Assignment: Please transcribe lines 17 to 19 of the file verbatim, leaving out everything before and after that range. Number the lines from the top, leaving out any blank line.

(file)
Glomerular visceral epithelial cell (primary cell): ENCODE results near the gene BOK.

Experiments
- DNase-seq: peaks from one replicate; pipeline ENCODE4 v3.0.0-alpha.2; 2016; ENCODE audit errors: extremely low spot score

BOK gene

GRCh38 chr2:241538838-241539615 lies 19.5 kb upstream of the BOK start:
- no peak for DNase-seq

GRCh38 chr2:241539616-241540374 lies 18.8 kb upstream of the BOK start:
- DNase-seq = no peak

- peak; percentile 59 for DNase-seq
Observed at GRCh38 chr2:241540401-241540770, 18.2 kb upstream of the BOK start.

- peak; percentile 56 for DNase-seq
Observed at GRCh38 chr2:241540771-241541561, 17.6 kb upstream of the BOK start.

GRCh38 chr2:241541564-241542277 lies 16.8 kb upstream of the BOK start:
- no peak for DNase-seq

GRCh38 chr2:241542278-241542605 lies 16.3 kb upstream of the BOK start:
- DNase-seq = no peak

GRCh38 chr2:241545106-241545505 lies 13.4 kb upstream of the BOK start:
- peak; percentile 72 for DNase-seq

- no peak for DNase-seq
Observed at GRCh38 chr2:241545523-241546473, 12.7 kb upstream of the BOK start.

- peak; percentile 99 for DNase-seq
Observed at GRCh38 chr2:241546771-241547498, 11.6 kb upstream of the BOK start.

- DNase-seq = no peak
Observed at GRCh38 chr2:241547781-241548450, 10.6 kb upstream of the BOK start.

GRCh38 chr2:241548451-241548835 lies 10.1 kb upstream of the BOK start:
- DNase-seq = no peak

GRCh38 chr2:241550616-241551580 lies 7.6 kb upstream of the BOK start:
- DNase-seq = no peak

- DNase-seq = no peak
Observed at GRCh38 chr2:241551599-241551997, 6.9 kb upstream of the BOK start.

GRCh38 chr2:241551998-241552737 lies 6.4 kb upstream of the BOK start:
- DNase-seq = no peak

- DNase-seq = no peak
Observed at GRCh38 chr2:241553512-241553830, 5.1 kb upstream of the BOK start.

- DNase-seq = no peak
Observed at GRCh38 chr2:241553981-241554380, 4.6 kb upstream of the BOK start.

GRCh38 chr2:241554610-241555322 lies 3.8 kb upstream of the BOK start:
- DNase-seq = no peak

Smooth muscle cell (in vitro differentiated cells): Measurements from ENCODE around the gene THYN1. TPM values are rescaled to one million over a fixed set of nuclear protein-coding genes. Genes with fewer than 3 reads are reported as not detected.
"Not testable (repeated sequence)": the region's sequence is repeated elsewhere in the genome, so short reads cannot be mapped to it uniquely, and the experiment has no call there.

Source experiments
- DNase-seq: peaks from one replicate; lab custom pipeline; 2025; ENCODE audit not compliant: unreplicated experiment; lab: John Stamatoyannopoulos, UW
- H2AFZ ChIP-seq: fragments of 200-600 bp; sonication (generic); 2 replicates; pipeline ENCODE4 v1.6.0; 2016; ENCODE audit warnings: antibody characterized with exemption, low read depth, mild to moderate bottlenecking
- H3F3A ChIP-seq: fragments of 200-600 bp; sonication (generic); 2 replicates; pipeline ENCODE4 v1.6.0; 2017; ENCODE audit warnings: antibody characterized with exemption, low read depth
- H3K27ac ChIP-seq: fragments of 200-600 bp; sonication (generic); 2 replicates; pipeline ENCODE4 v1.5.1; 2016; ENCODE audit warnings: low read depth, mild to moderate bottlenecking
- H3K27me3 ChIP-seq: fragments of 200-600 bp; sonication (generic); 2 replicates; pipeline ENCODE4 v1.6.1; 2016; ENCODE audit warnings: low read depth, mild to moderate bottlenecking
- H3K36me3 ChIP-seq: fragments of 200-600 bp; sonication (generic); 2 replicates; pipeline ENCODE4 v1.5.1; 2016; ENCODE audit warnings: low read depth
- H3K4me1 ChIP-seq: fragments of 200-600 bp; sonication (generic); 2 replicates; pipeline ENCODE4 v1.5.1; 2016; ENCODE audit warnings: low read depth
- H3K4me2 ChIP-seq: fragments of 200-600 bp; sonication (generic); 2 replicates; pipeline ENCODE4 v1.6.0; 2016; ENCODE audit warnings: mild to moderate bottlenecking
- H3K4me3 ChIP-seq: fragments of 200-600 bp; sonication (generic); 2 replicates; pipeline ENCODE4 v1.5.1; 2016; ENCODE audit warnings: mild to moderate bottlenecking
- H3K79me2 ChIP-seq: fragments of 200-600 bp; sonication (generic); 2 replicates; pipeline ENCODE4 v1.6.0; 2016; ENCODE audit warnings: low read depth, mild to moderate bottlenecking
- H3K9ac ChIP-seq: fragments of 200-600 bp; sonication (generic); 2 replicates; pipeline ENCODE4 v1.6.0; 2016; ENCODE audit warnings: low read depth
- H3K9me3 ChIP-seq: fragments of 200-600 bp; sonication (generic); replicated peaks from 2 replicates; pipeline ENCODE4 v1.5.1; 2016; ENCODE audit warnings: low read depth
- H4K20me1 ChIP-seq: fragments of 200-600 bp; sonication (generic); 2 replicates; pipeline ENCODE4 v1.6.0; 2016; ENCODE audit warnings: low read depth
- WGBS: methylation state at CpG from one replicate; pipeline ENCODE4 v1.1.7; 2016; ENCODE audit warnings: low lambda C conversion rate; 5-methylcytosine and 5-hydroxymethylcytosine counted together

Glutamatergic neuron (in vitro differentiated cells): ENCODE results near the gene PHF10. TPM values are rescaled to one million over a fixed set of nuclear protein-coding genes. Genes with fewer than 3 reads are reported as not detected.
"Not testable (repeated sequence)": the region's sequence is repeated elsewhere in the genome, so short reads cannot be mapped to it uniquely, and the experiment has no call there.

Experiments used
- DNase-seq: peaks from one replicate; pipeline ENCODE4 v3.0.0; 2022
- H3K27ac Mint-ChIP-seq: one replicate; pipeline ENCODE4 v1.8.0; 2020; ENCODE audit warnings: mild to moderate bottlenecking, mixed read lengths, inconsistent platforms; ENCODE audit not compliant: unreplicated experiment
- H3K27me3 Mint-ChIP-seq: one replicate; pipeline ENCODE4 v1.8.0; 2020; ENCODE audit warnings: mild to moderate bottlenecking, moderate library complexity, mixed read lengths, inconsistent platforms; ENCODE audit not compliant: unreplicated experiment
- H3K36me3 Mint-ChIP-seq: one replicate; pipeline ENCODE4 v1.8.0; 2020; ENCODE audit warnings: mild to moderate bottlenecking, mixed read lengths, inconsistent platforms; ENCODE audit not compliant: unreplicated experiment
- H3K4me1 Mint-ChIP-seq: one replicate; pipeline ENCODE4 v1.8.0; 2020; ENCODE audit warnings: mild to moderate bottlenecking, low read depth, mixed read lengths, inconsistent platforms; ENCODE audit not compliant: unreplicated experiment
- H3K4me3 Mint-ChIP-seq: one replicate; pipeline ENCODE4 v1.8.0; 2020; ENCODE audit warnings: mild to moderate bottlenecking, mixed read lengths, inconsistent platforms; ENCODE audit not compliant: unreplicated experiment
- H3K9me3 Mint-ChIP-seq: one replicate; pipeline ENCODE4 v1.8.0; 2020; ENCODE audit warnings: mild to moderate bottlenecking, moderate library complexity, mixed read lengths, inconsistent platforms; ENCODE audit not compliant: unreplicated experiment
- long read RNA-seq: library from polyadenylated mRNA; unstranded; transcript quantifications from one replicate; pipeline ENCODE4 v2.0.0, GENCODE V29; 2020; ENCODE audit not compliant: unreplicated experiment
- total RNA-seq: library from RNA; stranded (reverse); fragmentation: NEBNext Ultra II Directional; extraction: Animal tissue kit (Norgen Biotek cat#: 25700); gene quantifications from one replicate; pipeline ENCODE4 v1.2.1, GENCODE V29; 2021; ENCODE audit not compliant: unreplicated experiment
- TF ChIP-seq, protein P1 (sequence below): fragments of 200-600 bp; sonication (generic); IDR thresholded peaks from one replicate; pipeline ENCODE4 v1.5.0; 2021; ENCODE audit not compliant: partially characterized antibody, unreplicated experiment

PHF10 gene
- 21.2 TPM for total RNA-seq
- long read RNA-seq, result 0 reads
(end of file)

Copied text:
GRCh38 chr2:241545106-241545505 lies 13.4 kb upstream of the BOK start:
- peak; percentile 72 for DNase-seq

- no peak for DNase-seq